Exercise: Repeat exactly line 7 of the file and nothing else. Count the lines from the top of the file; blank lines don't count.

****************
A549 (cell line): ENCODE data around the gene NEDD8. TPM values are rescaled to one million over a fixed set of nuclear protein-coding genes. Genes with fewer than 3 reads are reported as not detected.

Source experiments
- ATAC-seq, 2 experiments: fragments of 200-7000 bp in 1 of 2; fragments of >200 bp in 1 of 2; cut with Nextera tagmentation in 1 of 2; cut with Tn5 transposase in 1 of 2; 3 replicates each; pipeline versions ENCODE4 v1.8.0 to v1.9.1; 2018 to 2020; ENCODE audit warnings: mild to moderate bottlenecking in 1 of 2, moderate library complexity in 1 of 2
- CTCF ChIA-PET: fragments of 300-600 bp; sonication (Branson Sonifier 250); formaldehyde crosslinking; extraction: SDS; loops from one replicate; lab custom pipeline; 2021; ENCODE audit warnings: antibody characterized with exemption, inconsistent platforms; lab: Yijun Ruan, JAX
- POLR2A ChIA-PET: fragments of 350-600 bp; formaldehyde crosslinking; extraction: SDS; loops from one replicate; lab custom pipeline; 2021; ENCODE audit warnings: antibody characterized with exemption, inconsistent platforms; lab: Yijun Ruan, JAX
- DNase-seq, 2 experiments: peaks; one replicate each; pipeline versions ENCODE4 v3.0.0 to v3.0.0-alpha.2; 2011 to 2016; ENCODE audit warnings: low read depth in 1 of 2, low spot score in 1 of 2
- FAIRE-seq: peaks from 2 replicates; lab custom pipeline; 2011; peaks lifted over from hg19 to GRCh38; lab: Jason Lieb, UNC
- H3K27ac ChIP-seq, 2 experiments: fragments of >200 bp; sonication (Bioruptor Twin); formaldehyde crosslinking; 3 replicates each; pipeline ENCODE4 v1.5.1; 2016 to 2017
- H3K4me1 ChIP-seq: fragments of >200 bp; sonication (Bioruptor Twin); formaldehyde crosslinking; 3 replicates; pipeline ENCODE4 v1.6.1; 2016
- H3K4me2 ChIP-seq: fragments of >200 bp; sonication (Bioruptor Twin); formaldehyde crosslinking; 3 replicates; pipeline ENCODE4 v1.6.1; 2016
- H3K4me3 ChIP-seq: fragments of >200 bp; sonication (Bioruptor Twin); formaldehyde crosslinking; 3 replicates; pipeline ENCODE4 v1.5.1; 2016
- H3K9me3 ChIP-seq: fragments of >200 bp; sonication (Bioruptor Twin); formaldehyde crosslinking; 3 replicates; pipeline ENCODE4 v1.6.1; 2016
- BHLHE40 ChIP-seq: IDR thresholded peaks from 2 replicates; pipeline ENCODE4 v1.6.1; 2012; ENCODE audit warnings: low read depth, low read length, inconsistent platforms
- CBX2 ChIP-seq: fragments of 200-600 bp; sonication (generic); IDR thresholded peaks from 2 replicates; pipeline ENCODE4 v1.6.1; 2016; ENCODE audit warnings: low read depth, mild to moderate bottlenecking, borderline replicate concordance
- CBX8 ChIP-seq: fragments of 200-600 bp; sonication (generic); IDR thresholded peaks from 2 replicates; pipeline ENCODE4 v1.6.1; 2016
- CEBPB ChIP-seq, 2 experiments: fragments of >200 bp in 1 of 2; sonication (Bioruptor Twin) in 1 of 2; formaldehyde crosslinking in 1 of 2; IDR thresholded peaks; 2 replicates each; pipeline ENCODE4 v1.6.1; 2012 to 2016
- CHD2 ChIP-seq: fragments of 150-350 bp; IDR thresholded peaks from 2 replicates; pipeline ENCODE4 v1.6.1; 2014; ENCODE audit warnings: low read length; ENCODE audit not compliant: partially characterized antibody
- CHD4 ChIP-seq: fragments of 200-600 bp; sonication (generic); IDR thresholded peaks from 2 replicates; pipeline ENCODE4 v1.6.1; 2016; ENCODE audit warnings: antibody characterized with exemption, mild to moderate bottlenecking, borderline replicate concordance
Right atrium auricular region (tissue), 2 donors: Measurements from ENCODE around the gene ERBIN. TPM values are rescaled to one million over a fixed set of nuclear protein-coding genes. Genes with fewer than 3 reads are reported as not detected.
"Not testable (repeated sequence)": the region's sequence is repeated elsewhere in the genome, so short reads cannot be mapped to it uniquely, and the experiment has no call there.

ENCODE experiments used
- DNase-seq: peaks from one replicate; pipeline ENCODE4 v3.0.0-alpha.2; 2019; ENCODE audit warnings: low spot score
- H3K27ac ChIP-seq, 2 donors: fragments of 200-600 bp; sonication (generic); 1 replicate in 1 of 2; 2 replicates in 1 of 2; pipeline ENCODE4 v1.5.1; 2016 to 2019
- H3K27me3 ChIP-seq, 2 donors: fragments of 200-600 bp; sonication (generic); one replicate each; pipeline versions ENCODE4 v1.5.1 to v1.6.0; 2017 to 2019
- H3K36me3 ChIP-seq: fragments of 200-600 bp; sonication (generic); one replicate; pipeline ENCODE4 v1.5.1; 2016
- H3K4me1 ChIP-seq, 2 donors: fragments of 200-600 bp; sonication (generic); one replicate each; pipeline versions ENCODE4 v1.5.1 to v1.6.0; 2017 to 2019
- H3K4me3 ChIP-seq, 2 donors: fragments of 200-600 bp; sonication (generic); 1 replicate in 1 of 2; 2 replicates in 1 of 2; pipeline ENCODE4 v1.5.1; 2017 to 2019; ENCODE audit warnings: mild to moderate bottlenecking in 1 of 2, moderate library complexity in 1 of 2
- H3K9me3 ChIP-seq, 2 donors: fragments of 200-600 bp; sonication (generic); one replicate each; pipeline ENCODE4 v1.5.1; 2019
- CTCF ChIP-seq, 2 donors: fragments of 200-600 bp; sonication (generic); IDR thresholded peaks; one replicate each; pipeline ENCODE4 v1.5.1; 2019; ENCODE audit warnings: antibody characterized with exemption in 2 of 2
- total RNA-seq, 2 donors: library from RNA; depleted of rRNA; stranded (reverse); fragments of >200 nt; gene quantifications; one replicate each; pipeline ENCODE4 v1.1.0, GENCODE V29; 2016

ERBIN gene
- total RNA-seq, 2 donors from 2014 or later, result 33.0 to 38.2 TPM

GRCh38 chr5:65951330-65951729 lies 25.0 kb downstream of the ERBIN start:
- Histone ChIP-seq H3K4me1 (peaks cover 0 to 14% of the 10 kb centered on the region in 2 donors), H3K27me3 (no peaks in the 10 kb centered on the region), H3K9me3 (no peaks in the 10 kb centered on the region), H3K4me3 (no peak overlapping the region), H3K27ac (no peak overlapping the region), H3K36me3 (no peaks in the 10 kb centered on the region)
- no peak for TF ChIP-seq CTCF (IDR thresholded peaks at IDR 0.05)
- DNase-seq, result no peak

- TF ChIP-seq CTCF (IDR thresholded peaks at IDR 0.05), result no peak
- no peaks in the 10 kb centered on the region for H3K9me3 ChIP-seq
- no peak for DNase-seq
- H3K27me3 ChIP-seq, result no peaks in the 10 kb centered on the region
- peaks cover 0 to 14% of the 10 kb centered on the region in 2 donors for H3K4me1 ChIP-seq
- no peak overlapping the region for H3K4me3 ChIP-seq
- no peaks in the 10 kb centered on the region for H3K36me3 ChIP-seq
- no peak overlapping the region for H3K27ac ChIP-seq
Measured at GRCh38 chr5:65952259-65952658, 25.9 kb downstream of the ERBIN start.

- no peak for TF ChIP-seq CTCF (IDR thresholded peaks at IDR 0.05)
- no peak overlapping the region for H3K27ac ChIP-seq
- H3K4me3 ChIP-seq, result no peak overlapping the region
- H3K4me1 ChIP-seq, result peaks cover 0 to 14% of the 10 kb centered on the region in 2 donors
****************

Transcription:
- FAIRE-seq: peaks from 2 replicates; lab custom pipeline; 2011; peaks lifted over from hg19 to GRCh38; lab: Jason Lieb, UNC